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Mappae Clavicula

Date : 2011-01-13 11:03:21

DescriptionManuscrit latin du XIIème siècle / 12th-century Latin manuscript. *** Fr: Manuscrit latin du XIIème siècle qui présente plus de 200 recettes pour la fabrication de diverses substances utilisées dans les arts décoratifs. Voir aussi: - Mappae Clavicula, Wikipédia: http://fr.wikipedia.org/wiki/Mappae_Clavicula - Les traités médiévaux de peinture sur verre, Karine Boulanger, in Bibliothèque de l'Ecole des Chartes, tome 162 (p.9-35): http://books.google.fr/books?id=RI-8Smf_br0C&lpg=PA12&ots=Ukn9HpAD4N&dq=Mappae%20Clavicula&pg=PP2#v=onepage&q=Mappae%20Clavicula&f=false *** En: The Mappae Clavicula is a 12th-century Latin manuscript that presents more than 200 recipes for making various substances used in the decorative arts. In these formulas, ingredients found in the natural world are precisely combined to produce various colors and metallic elements such as gold, silver, and copper for painting, writing, and ornamentation. This union of aesthetics and artisanship offers a panoramic view of the inventive spirit that infused the stunning artistry of the Middle Ages. Although the Mappae Clavicula was studied by medieval historians, our understanding of the text and its background was considerably enhanced by the scholarship of Cyril Stanley Smith and John G. Hawthorne, whose translation and commentaries were published in Transactions of the American Philosophical Society in 1974. Translating a medieval manuscript can be much like solving a puzzle. The title of the Mappae Clavicula was a basic piece of the puzzle for Smith and Hawthorne, who settled on A Little Key to the World of Medieval Techniques as the most meaningful interpretation. In their introduction, they described the Mappae Clavicula as a “compilation of compilations,” and they stated that the specific manuscript owned by the Rakow Library “stands at the very apex of the traditional compilation of recipes of chemical technology….” Some of these many recipes involve glass. For example, recipe number 69 in the Smith and Hawthorne translation is for “Giving to Glass the Nature of a Stronger Metal” and uses a mixture of egg whites and mistletoe juice to accomplish this. Other recipes for various colored glasses call for “cooking” the glass mixture from two to six days. The Mappae Clavicula is valuable not only for its historical content, but also as an artifact of medieval material culture. The manuscript was probably copied from more than one original source, possibly by more than one scribe, in the cloistered setting of the monastic scriptorium. Since copying by hand was the only way in which a book could be reproduced before the introduction of printing, each manuscript was a unique object. In various sections of the Mappae Clavicula, the size of the writing and the style of the Gothic lettering are different, allowing for speculation that two scribes may have collaborated in its production. In the absence of illustrations, chapter headings and initials in red and green provide relief from the monotony of the sepia ink and help to organize content. For the scribe, the tedium of copying was relaxed by the small measure of artistic freedom he could exercise in designing the initials. Thus some of these letters seem to have sprouted tails (and at times another design within the tail), while others imitate architectural elements such as fluted columns and delicate crowns. This interplay of curvilinear and elongated strokes appeared to be a favorite expression of the scribe’s own fancy which, at the same time, was clearly meant to delight the reader. See also: Dye Recipes from the Mappae Clavicula: http://www.elizabethancostume.net/dyes/mappae.html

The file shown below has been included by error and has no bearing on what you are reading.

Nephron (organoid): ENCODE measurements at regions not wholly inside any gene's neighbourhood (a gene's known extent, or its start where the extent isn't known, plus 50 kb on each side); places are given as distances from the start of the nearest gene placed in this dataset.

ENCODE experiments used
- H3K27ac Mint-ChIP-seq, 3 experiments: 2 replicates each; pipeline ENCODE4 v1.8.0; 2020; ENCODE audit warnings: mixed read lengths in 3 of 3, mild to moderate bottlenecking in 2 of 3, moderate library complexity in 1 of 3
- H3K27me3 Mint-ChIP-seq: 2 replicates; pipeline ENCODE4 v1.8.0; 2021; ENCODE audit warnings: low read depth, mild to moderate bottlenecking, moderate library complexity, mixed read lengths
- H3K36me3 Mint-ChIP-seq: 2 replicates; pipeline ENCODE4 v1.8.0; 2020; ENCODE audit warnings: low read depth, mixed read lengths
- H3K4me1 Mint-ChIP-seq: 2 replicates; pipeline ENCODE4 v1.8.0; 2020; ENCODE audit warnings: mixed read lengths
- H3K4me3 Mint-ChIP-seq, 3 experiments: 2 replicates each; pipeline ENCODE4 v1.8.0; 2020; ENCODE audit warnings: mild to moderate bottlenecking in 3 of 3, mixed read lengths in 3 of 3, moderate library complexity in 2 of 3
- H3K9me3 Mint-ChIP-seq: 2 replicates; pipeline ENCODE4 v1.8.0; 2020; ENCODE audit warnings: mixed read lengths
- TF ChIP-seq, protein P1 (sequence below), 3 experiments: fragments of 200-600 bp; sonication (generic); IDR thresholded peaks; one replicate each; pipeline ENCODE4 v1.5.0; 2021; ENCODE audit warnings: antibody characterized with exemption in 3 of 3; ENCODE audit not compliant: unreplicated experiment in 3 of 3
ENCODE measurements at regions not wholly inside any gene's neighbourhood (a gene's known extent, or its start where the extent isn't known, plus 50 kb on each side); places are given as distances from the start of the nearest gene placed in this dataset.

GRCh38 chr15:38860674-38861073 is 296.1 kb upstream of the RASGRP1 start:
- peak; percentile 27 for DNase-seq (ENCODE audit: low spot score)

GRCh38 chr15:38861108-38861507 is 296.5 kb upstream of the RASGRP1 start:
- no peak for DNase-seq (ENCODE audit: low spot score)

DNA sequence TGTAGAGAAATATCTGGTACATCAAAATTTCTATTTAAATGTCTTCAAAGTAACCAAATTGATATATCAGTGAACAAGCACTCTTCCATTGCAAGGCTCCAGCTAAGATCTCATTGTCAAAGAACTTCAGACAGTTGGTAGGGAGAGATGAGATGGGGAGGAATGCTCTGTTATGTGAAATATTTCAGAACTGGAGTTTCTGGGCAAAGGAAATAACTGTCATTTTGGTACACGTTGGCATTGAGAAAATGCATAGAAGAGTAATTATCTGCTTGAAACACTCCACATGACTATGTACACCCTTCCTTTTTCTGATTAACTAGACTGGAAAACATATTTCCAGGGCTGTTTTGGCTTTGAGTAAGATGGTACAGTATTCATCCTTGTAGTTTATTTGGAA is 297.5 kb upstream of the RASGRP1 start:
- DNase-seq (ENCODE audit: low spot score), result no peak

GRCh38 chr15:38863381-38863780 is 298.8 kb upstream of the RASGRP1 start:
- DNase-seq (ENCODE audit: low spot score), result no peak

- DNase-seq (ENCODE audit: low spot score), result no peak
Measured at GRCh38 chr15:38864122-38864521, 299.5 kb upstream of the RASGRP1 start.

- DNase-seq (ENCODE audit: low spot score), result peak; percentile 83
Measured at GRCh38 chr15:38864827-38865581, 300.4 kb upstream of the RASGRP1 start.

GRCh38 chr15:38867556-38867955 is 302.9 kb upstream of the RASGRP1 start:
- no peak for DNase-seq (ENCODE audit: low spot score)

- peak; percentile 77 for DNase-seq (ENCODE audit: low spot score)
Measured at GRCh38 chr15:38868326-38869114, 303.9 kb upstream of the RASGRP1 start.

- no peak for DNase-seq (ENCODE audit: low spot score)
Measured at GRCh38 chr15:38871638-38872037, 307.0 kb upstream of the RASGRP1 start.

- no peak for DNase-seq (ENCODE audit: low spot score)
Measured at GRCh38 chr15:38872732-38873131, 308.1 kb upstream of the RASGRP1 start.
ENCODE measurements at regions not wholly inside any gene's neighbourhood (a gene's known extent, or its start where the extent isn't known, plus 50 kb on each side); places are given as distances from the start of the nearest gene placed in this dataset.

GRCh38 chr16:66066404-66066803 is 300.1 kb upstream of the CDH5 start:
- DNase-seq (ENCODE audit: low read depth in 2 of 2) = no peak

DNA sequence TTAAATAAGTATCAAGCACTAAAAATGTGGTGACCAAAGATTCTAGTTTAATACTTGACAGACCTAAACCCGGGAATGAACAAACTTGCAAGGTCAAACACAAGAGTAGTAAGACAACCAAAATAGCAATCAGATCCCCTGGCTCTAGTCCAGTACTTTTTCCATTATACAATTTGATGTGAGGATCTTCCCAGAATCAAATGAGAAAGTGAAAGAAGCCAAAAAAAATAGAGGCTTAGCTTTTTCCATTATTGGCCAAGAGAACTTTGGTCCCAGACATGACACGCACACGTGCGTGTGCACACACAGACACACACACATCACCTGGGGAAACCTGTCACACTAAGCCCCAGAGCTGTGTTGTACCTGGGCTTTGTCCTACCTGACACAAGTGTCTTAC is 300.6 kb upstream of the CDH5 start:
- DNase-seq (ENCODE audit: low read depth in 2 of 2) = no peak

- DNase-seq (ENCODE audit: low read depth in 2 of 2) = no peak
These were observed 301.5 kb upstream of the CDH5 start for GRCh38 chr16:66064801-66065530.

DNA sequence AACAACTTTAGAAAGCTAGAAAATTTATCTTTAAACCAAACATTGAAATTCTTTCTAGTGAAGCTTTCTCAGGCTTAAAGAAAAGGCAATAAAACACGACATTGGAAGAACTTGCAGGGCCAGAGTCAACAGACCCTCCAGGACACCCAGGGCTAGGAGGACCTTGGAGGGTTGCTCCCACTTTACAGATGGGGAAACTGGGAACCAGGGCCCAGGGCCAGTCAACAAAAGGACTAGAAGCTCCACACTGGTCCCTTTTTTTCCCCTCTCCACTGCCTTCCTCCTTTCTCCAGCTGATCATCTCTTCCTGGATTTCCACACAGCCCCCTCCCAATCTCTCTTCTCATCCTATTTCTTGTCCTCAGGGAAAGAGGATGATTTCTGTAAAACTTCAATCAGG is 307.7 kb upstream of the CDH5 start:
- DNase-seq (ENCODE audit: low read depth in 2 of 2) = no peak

http://www.cmog.org/dynamic.aspx?id=11381

Name of InstitutionMappae Clavicula

Author(s) NameKristen Patin

Added/Updated byKristen Patin



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